The day when it all ended. Historic notes
The first stable settlement in
Pompeii was founded around the seventh century B. C. by the indigenous population of the Oscans, subsequently being subjected to the political and cultural influence of the Greeks and the Etruscans. Towards the end of the fifth century B. C. Pompeii also fell under the sphere of influence of the Sannites, who took possession of the whole of Campania, establishing a flourishing civilization. Rome also took part in the interminable succession of wars that followed ( 343- 201 B. C.), becoming the dominant power of the entire region, resulting in its development as a thriving port and trading centre. Pompeii experienced a period of enormous prosperity apparent in the construction of luxurious dwellings like Casa del Fauno. Starting from the first century B. C., Pompeii’s wealth continued to be based, for the most part, on the trade of products sourced from around the area: wine, wool and garum, a famous fish sauce used as a condiment. The devastating eruption of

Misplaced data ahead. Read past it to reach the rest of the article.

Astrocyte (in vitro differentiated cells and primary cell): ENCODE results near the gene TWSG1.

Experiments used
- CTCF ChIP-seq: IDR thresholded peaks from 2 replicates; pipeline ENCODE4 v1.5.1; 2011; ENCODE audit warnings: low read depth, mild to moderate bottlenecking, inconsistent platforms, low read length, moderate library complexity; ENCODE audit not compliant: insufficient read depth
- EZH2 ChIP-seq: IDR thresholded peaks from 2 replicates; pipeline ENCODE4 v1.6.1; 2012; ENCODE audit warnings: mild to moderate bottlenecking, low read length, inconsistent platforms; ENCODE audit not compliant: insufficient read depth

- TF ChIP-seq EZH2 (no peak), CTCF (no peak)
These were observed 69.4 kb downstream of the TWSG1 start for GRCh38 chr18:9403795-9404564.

Vesuvius in 79 A. D. involved the south- western area of Vesuvius, causing all signs of life to disappear under a thick crust of volcanic ash. In Rome, Emperor Titus, created a special senatorial committee to organize the rescue of its survivors and assess the extent of the damage in a bid to rebuild the city. All in vain: Pompeii had been almost entirely buried by the fury of the volcano, while Herculaneum had disappeared completely.